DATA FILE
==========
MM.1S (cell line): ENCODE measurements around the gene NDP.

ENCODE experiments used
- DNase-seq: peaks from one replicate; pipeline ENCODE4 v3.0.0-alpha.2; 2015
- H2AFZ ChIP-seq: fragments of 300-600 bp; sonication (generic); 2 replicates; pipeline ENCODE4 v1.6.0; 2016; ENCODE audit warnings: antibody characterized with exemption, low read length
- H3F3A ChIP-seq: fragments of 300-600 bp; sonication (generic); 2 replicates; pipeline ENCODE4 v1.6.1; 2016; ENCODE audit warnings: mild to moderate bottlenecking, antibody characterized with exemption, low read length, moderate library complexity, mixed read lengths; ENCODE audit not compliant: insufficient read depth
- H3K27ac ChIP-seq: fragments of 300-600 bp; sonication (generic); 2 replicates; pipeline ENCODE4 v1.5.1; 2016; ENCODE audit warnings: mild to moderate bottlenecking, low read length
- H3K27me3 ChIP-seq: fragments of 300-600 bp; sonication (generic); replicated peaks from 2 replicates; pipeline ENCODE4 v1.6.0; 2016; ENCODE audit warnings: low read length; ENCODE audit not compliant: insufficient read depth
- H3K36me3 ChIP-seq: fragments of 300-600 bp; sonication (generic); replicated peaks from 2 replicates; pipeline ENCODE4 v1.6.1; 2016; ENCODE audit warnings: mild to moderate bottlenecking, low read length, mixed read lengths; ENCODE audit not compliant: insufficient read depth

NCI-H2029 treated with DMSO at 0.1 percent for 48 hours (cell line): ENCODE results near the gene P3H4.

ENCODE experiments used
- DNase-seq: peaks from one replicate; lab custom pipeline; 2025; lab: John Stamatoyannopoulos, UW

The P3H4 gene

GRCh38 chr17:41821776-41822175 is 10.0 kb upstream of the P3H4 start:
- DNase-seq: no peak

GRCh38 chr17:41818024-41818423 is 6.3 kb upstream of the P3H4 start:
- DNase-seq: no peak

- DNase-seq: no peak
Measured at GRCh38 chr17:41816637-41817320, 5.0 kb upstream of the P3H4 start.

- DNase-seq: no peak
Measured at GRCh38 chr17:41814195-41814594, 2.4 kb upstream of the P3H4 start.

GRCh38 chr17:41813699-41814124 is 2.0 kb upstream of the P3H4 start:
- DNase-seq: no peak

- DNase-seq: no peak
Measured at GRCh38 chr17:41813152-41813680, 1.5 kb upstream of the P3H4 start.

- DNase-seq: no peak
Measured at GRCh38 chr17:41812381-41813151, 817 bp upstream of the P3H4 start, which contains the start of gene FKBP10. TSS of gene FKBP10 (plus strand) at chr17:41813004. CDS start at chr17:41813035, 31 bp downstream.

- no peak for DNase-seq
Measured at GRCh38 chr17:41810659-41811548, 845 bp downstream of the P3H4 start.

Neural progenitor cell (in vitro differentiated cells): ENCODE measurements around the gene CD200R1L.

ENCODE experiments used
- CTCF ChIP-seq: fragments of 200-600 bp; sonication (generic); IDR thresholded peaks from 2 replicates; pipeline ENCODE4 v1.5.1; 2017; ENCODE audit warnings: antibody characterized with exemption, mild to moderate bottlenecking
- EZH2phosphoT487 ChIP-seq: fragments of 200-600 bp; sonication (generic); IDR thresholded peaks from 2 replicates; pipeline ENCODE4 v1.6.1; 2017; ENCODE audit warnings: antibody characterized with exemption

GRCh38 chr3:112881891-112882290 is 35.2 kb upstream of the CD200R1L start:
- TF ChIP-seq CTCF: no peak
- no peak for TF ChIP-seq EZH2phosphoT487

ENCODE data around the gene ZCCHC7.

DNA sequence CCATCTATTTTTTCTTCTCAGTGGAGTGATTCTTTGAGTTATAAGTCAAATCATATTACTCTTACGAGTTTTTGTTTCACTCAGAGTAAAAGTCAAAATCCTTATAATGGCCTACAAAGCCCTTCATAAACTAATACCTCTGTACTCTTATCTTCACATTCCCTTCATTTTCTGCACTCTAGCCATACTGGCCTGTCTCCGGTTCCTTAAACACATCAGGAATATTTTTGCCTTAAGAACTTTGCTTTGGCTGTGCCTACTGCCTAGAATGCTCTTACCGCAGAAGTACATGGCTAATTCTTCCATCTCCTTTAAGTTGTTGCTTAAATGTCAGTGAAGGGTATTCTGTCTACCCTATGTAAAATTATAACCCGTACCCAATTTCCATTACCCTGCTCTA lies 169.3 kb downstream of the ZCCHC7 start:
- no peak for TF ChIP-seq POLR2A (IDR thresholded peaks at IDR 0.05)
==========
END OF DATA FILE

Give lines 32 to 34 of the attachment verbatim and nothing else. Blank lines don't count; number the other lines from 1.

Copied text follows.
- EZH2phosphoT487 ChIP-seq: fragments of 200-600 bp; sonication (generic); IDR thresholded peaks from 2 replicates; pipeline ENCODE4 v1.6.1; 2017; ENCODE audit warnings: antibody characterized with exemption

GRCh38 chr3:112881891-112882290 is 35.2 kb upstream of the CD200R1L start:
- TF ChIP-seq CTCF: no peak